This is a new regular feature where we will review past editions of the Hansard to highlight debates that are of particular national importance (and to show that we know that MPs do work from time to time).
The debate below on the irregular award of the concession highlights an important issue – who gets to “step aside” when allegations of corruption have been made.
Irregular Award of Concession to Rift Valley Railways (RVR) (week of January 16, 2011)
Mr. Mbadi: asked the Minister of State for Public Service what disciplinary measures the Government has taken against the public officers mentioned in the 16th Report of the Public Investments Committee adopted by the House, for their involvement in the irregular concessioning of the train operations to Rift Valley Railways by the Kenya Railways Corporation.
The Minister of State for Public Service (Mr. Otieno): Mr. Speaker, Sir, I beg to reply. The 16th Report of the Public Investments Committee recommended that the Director of the Kenya Anti Corruption Commission should carry out investigations to establish the roles played by the Chief Officers from the Treasury and the Ministry of Transport in awarding the concession to Sheltam Railways/Rift Valley Railways. The PIC Report did not recommend any disciplinary measures to be taken against the Chief Officers who participated in awarding the concession to the railway company. However, it did recommend further investigations on the process of concessioning. Consequently, no disciplinary action has been instituted against any of these officers.
Mr. Mbadi: Mr. Speaker, Sir, Chapter 6 of the Constitution of Kenya is very clear on the requirements on the part of public officers with regards to integrity. Not long ago, the Minister for Foreign Affairs and the Permanent Secretary had to step aside before the Report of the House was debated. Early last year, we had a case where five permanent secretaries were asked to leave office because of pending investigations by the Kenya Anti-Corruption Commission. My question is: Why is the Executive applying double standards in terms of asking for accountability from its public officers?
Mr. Otieno: Mr. Speaker, Sir, the Committee recommended investigations. There is no basis of taking any disciplinary action until we get the report of that investigation.
Mr. Mbadi: On a point of order, Mr. Speaker, Sir. Is it in order for the Minister to evade my question? I was very clear. I said that in February last year, the Government asked five permanent secretaries to step aside because they were facing investigations by KACC. Here is a case where two Ministers, one Permanent Secretary and the Investments Secretary of the same Government are confronted by investigations by KACC. Why is it that they have not been asked to step aside to pave way for investigations? In fact, one of the Ministers is in charge of the Ministry of Transport at the moment, where investigations are supposed to take place.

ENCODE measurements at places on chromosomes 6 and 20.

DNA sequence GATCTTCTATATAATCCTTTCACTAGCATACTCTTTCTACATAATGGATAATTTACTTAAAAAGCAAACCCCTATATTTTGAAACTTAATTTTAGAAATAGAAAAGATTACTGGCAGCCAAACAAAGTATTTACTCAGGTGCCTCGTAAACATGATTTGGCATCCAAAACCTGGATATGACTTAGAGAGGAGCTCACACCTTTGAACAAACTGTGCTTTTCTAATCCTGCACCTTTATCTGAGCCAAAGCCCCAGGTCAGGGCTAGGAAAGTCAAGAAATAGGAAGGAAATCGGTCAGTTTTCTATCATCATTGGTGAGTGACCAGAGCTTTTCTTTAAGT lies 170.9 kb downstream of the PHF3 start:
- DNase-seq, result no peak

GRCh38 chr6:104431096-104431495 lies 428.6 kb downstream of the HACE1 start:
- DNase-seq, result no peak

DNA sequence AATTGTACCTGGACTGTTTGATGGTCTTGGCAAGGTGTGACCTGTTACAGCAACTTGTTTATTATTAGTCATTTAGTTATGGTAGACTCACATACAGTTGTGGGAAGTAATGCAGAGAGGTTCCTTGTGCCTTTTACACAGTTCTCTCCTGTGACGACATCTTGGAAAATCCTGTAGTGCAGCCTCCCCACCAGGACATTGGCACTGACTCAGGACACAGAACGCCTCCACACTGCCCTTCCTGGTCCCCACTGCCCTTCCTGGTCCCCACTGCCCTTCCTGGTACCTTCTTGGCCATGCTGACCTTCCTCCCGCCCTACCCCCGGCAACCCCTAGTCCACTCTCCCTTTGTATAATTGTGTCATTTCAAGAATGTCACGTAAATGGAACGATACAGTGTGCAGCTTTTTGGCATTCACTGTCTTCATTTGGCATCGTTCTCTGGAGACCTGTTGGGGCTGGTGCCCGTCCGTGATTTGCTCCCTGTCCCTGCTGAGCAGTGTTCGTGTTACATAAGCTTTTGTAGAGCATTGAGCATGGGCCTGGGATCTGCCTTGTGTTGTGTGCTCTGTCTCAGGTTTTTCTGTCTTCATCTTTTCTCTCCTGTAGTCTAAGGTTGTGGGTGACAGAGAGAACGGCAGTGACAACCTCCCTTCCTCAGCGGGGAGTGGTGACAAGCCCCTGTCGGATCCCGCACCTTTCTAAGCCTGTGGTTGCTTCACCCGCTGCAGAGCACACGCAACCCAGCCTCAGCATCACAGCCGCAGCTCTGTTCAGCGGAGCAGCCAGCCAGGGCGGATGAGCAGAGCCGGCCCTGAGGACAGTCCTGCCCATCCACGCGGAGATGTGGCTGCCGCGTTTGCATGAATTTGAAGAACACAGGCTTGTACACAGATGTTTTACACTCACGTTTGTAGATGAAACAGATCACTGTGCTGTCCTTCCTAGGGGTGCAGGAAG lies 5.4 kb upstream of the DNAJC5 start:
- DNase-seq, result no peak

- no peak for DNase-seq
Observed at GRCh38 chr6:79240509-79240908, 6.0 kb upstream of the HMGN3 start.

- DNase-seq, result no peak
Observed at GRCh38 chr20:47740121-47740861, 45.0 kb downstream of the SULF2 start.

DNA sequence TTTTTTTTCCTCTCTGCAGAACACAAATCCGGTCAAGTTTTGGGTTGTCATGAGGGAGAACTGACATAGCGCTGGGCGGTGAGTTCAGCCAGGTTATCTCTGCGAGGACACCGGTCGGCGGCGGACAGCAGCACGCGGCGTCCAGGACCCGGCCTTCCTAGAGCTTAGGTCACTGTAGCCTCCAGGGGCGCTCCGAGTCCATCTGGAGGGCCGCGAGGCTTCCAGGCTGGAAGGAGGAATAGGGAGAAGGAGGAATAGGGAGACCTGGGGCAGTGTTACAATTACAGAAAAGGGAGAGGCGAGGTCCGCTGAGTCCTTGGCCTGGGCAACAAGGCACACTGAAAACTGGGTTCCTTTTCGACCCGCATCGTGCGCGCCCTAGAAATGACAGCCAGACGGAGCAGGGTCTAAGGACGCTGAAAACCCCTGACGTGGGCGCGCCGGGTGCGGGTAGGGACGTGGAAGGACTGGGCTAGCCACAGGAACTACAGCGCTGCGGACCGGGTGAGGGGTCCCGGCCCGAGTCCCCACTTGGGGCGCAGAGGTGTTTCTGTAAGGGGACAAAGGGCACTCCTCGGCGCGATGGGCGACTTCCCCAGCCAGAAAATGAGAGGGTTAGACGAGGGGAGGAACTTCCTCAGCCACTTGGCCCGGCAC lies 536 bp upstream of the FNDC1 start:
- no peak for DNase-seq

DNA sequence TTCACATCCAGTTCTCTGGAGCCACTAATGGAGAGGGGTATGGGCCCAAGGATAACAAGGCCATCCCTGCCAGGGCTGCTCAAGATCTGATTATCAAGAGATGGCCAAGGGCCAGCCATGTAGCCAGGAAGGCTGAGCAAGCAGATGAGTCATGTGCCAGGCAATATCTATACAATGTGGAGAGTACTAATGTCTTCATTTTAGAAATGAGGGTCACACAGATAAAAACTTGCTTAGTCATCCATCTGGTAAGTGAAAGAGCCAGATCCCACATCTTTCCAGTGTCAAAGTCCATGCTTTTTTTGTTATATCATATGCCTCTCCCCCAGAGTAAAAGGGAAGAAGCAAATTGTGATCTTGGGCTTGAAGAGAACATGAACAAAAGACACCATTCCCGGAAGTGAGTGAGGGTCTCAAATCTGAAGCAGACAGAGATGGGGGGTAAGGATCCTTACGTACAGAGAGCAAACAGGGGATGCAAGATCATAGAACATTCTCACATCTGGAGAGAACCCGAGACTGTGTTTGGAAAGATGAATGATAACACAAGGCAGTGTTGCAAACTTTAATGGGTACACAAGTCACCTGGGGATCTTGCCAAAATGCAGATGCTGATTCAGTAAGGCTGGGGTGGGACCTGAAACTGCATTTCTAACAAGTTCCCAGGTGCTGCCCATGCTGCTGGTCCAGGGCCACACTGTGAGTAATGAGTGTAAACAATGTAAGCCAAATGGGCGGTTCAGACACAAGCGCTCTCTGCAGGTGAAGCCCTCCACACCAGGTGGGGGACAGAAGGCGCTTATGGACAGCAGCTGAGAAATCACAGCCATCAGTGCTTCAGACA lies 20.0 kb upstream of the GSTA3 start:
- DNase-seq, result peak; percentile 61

Mr. Otieno: Mr. Speaker, Sir, the Committee, in its wisdom, did not ask anybody to step aside when it asked KACC to proceed on this matter. In other cases, the Committee recommended stepping aside to facilitate investigations. It means that the Committee did not have adequate information. It was referring the matter to KACC to investigate. But it did not, in its wisdom, request any stepping aside to facilitate that investigation.
Mr. Mbadi: Mr. Speaker, Sir, I want to find out from the Minister how investigations will take place in that Ministry and that State Corporation when the Minister in charge is among the people to be investigated?
Mr. Otieno: Mr. Speaker, Sir, I think we all know that KACC is very competent and can investigate whether you are in office or not. At an appropriate timewhen there is need to step aside, they have procedures to follow.
Mr. Mbadi: On a point of order, Mr. Speaker, Sir. Is it in order for the Minister to continue misleading the House, while he knows very well that the reason why Ministers and public officers are asked to step aside is – and in their own words when they step aside – it has become a tradition to say that they are leaving to give room for fair investigations? The main reason for stepping aside is to give room for fair investigation. It is not that a body is incompetent or not. Could he explain why, this time round, you are leaving those officers in office and yet, other officers in a similar situation were asked to step aside to give room for fair investigations?
Mr. Otieno: Mr. Speaker, Sir, we make decisions on the basis of the content of the issues that arise. Where the content is of a type that stepping aside is the way forward, then that direction is taken. The other examples he is giving, there was content that warranted such steps forward. In this particular case, the Committee itself did not even see it fit to suggest that anybody should step aside. There was insufficient content in that Report and I have said that the Treasury has already addressed the Office of the Speaker on this particular matter; on the basis of the facts that were laid before the Committee, which need to be further reviewed and possibly the Committee will make a different decision after receiving all this feedback from the Treasury.